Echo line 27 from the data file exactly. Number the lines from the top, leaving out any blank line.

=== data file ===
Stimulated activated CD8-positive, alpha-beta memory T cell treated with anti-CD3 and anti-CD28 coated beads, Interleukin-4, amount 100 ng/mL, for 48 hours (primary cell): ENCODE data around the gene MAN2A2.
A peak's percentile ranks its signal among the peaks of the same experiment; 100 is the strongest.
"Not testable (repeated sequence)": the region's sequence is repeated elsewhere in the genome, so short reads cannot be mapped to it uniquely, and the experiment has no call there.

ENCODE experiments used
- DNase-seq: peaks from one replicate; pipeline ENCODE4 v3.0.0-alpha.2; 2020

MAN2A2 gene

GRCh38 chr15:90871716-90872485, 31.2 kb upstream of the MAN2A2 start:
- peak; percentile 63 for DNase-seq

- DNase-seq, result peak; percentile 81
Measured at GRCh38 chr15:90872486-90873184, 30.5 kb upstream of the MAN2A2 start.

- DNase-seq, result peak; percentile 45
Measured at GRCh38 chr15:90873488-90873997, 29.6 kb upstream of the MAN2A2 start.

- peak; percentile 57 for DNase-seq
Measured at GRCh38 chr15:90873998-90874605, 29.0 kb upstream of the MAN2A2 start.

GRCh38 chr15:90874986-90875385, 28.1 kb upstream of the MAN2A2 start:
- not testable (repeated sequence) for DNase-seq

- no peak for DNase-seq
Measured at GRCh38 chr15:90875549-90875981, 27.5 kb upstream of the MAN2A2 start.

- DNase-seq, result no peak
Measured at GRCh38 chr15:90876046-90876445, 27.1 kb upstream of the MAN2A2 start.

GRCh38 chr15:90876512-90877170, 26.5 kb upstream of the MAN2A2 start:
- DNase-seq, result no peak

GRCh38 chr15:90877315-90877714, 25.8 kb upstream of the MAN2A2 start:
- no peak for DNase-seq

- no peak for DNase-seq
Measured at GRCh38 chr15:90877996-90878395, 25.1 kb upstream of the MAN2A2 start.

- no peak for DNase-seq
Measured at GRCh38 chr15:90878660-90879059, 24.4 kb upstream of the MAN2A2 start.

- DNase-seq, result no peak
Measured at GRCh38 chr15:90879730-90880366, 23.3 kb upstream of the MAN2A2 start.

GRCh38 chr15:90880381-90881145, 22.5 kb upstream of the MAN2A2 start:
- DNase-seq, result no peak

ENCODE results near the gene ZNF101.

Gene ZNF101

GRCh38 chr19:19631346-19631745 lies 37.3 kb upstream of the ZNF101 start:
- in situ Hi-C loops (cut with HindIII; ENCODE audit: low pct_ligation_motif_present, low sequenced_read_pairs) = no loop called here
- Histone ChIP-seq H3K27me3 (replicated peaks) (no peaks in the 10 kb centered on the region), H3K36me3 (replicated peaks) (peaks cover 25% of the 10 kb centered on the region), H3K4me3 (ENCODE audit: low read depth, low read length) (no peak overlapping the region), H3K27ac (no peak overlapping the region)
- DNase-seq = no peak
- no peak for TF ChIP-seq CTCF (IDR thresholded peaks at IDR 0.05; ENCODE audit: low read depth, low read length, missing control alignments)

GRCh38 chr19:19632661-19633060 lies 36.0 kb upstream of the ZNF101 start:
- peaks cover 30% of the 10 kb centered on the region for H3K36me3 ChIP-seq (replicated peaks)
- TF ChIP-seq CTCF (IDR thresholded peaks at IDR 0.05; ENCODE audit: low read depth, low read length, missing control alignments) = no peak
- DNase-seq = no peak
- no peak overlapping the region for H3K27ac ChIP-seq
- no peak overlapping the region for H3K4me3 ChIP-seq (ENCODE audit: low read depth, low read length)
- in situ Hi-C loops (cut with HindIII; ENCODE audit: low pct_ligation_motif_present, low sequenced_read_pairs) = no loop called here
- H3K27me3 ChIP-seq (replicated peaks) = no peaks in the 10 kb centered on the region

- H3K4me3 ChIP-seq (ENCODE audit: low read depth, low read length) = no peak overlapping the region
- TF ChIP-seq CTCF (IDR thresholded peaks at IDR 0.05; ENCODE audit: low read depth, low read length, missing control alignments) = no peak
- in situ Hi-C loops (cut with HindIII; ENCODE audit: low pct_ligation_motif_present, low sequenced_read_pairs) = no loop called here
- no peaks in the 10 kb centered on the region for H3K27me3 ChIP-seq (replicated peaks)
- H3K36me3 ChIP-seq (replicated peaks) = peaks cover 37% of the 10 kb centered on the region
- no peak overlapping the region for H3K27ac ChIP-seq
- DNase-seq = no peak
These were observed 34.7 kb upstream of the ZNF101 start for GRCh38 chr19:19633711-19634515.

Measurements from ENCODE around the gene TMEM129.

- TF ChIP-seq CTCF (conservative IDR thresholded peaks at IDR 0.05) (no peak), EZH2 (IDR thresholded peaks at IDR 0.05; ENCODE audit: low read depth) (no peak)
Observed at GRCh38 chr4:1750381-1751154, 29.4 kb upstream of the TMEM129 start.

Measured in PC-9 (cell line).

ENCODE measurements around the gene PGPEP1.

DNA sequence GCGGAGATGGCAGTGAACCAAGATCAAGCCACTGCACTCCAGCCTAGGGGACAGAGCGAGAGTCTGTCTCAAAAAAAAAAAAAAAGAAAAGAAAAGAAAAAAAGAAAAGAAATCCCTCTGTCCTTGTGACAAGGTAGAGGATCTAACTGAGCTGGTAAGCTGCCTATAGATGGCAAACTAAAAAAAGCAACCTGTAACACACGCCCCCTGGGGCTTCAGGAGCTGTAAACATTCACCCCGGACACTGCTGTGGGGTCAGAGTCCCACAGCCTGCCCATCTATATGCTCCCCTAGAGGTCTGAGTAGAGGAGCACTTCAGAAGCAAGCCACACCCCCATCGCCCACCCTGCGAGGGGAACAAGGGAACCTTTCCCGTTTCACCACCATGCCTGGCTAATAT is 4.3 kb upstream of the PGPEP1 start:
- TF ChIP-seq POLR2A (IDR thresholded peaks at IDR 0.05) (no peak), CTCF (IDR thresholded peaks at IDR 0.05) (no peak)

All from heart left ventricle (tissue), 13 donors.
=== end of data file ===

- no peak for DNase-seq